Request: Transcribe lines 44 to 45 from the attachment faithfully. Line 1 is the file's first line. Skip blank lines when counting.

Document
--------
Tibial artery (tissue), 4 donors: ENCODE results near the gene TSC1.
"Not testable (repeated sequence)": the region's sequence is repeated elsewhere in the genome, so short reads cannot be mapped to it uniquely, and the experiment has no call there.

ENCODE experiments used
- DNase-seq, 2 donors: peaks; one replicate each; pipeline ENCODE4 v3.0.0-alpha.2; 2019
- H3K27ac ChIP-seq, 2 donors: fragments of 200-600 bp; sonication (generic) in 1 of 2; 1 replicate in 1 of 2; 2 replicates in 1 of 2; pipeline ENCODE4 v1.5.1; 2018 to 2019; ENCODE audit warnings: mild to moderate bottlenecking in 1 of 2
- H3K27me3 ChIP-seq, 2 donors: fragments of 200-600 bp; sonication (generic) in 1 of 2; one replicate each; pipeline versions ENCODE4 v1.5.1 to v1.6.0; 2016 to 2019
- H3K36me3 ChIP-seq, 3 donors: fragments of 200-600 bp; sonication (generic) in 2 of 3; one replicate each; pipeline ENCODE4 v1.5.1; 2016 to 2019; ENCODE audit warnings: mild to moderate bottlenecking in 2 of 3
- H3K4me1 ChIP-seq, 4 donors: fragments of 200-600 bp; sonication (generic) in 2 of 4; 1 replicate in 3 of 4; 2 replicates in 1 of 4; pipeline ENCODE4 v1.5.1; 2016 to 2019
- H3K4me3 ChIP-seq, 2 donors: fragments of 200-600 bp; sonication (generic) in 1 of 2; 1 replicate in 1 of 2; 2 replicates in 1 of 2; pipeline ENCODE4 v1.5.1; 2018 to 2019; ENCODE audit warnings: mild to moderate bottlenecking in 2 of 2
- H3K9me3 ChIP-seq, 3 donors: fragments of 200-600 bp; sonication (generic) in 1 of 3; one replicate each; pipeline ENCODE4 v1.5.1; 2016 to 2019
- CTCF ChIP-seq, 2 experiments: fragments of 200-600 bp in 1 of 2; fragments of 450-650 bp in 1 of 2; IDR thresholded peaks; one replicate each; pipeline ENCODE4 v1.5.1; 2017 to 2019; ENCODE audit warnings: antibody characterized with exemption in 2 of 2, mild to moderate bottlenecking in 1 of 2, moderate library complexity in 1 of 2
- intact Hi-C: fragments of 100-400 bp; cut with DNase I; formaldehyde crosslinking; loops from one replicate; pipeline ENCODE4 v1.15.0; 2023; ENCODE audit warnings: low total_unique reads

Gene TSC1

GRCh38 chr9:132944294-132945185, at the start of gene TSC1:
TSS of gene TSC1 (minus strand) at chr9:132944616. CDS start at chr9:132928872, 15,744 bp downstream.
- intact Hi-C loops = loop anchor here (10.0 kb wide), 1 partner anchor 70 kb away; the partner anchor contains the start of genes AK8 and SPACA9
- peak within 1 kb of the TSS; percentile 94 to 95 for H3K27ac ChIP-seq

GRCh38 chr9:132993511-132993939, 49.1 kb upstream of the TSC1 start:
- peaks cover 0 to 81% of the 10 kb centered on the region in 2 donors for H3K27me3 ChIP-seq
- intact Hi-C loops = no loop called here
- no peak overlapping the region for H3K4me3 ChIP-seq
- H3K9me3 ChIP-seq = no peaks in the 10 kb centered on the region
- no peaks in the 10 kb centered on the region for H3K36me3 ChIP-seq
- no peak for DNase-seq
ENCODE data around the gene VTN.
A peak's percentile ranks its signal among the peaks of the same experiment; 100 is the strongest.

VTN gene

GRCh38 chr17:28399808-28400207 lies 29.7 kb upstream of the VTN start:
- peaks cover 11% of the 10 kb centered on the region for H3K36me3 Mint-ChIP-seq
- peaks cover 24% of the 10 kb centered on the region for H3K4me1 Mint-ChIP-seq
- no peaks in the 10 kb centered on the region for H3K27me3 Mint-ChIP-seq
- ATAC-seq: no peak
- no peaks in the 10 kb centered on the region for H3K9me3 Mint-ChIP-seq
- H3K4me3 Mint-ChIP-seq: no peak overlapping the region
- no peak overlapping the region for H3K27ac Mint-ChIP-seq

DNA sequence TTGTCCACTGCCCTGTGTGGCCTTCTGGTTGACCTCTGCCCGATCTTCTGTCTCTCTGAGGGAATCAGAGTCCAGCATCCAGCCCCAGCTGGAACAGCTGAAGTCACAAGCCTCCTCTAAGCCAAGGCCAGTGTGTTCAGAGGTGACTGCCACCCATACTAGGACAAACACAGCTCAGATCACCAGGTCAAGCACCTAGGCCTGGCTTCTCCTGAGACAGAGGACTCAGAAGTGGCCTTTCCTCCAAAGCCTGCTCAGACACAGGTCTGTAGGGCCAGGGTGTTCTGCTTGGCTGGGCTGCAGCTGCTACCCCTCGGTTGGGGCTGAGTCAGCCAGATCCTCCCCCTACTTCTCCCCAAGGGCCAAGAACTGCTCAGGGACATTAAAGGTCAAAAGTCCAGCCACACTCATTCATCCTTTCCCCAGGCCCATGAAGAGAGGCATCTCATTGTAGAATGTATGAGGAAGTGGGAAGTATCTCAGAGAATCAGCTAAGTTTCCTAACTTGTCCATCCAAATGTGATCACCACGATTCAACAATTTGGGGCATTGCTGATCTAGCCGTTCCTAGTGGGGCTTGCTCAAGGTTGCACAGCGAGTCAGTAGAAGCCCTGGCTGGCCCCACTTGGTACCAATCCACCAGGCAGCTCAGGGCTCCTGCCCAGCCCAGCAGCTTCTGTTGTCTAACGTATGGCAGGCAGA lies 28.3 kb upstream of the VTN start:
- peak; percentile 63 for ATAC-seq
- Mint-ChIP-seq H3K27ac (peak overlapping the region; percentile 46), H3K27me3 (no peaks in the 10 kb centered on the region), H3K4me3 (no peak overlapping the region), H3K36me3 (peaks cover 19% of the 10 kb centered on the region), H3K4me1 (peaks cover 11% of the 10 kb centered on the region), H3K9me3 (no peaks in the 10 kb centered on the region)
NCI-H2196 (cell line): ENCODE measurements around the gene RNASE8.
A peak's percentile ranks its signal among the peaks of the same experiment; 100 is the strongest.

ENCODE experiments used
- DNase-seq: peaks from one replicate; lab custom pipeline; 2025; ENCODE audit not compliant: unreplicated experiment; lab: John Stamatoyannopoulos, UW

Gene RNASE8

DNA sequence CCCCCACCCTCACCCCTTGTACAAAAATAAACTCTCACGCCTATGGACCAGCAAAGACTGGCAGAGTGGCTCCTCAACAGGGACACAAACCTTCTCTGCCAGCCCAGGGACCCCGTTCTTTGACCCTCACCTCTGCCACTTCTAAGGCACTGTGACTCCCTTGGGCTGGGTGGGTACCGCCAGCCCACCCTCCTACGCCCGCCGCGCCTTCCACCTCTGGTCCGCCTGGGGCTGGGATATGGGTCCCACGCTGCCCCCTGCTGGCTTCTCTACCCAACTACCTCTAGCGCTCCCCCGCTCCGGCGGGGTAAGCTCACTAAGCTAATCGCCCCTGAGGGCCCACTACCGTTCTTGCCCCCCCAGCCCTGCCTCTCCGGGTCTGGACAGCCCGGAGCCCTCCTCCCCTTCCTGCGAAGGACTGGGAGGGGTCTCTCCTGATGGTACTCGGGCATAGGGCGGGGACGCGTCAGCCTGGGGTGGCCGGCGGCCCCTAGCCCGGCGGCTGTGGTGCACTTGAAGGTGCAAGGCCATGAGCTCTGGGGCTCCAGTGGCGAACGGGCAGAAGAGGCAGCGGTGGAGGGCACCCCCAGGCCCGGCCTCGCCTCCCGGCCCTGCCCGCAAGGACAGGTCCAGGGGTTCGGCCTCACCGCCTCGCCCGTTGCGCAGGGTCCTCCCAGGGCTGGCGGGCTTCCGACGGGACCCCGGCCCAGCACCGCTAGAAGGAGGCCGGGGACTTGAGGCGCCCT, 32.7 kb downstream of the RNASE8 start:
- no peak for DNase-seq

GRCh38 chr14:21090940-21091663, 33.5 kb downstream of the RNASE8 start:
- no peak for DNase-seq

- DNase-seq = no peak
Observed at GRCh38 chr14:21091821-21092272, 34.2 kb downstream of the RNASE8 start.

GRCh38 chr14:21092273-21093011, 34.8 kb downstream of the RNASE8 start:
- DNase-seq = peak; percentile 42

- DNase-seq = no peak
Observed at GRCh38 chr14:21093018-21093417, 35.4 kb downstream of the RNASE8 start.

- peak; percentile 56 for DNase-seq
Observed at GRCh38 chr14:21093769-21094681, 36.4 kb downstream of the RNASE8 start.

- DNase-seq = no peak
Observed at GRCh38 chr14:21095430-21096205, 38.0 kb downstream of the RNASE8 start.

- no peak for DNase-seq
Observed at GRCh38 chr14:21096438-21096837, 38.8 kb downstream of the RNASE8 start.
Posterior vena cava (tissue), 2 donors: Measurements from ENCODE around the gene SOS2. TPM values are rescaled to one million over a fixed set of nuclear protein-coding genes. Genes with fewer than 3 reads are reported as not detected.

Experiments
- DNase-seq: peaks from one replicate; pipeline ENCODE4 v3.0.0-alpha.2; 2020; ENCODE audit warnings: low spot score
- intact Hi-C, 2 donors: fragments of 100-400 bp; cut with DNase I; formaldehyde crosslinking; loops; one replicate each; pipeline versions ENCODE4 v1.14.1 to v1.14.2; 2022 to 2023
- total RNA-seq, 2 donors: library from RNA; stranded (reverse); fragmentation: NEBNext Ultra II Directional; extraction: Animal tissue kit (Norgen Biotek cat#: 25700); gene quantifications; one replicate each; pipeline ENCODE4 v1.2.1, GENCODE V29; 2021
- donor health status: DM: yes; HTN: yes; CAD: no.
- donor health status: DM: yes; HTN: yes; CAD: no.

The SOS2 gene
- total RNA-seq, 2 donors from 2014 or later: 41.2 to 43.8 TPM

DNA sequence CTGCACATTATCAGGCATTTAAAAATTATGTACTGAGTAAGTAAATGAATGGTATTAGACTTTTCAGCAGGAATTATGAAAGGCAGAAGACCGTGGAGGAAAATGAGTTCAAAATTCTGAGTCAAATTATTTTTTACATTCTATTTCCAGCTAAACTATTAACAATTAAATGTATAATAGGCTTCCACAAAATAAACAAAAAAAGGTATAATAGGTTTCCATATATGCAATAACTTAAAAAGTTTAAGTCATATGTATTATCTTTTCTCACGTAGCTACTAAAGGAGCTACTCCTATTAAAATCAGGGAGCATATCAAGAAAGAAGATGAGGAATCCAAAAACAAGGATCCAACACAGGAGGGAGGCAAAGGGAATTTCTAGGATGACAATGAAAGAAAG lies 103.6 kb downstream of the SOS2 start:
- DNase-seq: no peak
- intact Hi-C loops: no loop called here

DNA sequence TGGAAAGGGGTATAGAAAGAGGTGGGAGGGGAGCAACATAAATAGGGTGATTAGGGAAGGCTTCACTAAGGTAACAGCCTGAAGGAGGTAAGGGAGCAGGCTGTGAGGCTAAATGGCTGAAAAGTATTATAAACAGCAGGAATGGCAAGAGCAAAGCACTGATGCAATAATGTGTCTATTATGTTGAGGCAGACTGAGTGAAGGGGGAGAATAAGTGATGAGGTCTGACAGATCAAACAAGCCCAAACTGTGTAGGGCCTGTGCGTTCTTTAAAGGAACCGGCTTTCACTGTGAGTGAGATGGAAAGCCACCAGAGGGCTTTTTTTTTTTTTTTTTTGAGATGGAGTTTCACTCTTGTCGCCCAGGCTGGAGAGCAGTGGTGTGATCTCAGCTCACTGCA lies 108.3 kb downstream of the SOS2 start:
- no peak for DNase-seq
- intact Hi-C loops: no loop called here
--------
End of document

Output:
DNA sequence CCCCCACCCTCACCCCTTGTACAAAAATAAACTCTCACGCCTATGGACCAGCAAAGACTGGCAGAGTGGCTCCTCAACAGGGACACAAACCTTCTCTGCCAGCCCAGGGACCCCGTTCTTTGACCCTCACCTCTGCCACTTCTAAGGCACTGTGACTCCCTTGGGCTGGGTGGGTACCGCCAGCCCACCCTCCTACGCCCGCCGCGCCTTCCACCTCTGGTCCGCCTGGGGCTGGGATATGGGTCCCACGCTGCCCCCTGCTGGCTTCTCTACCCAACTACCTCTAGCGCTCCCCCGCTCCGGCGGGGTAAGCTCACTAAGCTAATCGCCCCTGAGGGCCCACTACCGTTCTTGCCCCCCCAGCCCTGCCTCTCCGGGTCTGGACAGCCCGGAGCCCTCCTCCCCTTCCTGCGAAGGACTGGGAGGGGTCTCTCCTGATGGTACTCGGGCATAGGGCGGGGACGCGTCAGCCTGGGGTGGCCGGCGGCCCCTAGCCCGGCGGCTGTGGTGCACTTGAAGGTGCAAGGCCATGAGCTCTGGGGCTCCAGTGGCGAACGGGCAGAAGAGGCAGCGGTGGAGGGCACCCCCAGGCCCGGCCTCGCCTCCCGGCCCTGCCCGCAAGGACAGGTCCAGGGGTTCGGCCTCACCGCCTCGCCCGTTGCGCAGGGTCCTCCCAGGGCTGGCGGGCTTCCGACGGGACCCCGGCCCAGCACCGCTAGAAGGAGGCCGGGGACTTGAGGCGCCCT, 32.7 kb downstream of the RNASE8 start:
- no peak for DNase-seq